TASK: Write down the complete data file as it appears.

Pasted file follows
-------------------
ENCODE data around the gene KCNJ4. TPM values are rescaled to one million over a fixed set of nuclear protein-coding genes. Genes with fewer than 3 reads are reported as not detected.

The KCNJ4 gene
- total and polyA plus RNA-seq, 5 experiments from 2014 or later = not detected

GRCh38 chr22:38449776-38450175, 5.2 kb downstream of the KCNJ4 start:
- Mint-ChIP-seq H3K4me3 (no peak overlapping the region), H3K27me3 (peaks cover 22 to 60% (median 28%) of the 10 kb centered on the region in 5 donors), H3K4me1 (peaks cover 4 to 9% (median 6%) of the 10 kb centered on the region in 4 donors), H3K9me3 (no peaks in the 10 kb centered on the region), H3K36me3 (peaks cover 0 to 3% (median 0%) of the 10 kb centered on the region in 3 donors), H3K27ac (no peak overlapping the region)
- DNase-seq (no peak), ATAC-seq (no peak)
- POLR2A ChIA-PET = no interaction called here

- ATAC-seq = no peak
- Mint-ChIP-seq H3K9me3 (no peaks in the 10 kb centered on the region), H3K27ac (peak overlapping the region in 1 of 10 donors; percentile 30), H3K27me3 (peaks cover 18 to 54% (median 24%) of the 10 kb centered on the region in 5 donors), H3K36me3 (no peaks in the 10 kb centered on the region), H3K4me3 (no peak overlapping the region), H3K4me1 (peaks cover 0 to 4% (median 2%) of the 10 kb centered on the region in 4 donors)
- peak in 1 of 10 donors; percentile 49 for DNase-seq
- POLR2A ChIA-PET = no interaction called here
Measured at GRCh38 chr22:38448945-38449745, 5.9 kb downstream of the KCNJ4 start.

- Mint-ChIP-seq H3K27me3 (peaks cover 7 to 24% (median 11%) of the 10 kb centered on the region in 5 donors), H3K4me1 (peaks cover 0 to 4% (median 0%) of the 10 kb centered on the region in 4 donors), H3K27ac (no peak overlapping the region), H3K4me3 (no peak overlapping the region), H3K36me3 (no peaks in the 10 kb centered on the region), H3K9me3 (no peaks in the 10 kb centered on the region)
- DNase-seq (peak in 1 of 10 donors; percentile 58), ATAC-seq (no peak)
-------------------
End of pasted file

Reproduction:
ENCODE data around the gene KCNJ4. TPM values are rescaled to one million over a fixed set of nuclear protein-coding genes. Genes with fewer than 3 reads are reported as not detected.

The KCNJ4 gene
- total and polyA plus RNA-seq, 5 experiments from 2014 or later = not detected

GRCh38 chr22:38449776-38450175, 5.2 kb downstream of the KCNJ4 start:
- Mint-ChIP-seq H3K4me3 (no peak overlapping the region), H3K27me3 (peaks cover 22 to 60% (median 28%) of the 10 kb centered on the region in 5 donors), H3K4me1 (peaks cover 4 to 9% (median 6%) of the 10 kb centered on the region in 4 donors), H3K9me3 (no peaks in the 10 kb centered on the region), H3K36me3 (peaks cover 0 to 3% (median 0%) of the 10 kb centered on the region in 3 donors), H3K27ac (no peak overlapping the region)
- DNase-seq (no peak), ATAC-seq (no peak)
- POLR2A ChIA-PET = no interaction called here

- ATAC-seq = no peak
- Mint-ChIP-seq H3K9me3 (no peaks in the 10 kb centered on the region), H3K27ac (peak overlapping the region in 1 of 10 donors; percentile 30), H3K27me3 (peaks cover 18 to 54% (median 24%) of the 10 kb centered on the region in 5 donors), H3K36me3 (no peaks in the 10 kb centered on the region), H3K4me3 (no peak overlapping the region), H3K4me1 (peaks cover 0 to 4% (median 2%) of the 10 kb centered on the region in 4 donors)
- peak in 1 of 10 donors; percentile 49 for DNase-seq
- POLR2A ChIA-PET = no interaction called here
Measured at GRCh38 chr22:38448945-38449745, 5.9 kb downstream of the KCNJ4 start.

- Mint-ChIP-seq H3K27me3 (peaks cover 7 to 24% (median 11%) of the 10 kb centered on the region in 5 donors), H3K4me1 (peaks cover 0 to 4% (median 0%) of the 10 kb centered on the region in 4 donors), H3K27ac (no peak overlapping the region), H3K4me3 (no peak overlapping the region), H3K36me3 (no peaks in the 10 kb centered on the region), H3K9me3 (no peaks in the 10 kb centered on the region)
- DNase-seq (peak in 1 of 10 donors; percentile 58), ATAC-seq (no peak)